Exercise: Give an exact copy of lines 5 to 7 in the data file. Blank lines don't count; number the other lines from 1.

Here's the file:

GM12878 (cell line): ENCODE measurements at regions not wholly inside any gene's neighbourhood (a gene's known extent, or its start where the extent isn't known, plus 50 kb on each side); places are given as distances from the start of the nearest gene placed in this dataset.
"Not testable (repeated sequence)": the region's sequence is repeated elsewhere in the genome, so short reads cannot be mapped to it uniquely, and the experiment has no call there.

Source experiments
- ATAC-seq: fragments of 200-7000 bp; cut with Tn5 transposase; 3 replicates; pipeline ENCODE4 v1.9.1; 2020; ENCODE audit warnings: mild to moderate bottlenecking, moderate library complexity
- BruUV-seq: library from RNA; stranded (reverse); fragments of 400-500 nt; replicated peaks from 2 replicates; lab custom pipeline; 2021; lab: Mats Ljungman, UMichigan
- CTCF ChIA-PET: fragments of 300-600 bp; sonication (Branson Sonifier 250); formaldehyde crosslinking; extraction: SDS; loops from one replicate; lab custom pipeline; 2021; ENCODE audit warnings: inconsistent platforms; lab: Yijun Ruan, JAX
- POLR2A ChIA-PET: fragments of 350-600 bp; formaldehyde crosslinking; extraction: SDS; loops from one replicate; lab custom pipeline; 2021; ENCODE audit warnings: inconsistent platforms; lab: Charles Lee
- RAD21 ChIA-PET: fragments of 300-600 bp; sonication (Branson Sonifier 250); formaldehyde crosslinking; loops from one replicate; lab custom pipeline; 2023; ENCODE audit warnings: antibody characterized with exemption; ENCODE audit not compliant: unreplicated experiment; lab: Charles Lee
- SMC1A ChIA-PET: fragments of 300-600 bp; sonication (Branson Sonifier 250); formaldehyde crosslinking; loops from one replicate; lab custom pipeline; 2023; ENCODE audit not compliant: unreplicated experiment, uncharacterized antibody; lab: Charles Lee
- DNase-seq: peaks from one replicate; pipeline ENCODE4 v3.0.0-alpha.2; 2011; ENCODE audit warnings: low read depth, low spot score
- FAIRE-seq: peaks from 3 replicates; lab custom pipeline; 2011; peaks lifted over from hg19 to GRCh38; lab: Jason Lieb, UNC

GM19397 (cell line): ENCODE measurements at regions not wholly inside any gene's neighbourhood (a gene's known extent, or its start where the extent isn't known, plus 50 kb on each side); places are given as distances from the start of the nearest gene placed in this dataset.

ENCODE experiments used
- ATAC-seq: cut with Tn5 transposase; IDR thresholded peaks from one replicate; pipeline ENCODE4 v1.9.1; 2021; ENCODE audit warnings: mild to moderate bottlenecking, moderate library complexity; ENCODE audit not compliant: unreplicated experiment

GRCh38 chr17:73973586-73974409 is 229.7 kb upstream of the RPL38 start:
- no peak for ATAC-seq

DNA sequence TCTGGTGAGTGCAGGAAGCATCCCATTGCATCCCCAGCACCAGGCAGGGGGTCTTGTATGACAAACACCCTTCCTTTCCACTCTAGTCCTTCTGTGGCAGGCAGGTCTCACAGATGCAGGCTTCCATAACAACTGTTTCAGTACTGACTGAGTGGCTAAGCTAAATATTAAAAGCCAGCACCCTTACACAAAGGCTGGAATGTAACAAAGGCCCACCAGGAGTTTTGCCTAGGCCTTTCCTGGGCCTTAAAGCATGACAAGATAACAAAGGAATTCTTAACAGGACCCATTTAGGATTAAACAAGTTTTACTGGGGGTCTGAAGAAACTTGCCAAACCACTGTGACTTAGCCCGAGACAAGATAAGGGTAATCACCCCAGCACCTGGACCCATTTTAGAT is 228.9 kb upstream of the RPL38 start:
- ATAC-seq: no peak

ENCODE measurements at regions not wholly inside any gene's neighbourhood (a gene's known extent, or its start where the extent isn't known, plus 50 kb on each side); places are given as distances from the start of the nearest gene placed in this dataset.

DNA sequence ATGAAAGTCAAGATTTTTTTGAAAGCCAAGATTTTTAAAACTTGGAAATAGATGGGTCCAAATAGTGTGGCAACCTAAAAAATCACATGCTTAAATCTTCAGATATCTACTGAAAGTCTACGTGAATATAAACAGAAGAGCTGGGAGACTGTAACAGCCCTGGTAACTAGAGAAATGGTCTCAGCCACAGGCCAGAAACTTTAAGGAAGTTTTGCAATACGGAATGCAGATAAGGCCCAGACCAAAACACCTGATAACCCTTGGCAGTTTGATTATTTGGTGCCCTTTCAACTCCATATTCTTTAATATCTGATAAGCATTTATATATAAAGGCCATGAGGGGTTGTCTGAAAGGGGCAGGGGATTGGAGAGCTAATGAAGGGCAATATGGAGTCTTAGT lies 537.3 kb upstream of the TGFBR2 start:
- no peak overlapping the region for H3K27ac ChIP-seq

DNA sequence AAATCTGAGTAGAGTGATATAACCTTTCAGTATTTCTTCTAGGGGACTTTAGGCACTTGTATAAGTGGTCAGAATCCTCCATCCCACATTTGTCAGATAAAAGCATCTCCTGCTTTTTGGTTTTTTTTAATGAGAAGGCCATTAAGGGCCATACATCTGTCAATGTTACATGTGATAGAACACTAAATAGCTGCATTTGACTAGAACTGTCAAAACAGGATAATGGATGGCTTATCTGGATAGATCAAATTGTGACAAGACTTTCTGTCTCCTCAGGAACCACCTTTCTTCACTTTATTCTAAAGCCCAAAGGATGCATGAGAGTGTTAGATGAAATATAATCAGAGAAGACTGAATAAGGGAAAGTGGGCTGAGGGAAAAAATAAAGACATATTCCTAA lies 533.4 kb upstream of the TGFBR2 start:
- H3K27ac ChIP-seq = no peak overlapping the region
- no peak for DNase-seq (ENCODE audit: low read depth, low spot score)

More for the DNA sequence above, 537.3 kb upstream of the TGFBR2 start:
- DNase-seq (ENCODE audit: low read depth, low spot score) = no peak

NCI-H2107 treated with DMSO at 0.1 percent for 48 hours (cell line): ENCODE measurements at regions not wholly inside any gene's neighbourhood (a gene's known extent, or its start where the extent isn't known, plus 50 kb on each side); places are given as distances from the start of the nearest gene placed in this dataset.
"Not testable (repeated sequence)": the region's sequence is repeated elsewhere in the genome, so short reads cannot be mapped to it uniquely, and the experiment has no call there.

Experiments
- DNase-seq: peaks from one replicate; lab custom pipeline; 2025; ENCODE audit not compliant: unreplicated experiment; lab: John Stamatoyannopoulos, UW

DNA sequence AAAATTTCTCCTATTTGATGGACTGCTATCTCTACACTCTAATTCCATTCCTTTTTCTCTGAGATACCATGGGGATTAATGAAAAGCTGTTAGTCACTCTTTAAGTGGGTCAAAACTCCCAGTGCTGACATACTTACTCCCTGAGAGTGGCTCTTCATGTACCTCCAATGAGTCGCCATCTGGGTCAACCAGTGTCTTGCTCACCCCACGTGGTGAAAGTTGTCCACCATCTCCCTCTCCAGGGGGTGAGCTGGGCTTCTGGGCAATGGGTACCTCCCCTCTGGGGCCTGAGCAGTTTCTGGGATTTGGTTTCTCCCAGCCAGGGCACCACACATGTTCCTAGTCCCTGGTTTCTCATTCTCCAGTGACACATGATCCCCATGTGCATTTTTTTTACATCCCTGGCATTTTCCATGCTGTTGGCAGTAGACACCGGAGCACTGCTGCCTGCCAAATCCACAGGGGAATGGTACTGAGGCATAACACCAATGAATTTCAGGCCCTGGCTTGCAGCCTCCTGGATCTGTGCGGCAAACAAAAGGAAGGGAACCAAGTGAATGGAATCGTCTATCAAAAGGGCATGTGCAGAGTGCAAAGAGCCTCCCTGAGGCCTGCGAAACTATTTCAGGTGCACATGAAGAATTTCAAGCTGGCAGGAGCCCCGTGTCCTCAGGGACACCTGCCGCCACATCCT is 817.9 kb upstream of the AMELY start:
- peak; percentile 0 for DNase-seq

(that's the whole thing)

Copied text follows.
- BruUV-seq: library from RNA; stranded (reverse); fragments of 400-500 nt; replicated peaks from 2 replicates; lab custom pipeline; 2021; lab: Mats Ljungman, UMichigan
- CTCF ChIA-PET: fragments of 300-600 bp; sonication (Branson Sonifier 250); formaldehyde crosslinking; extraction: SDS; loops from one replicate; lab custom pipeline; 2021; ENCODE audit warnings: inconsistent platforms; lab: Yijun Ruan, JAX
- POLR2A ChIA-PET: fragments of 350-600 bp; formaldehyde crosslinking; extraction: SDS; loops from one replicate; lab custom pipeline; 2021; ENCODE audit warnings: inconsistent platforms; lab: Charles Lee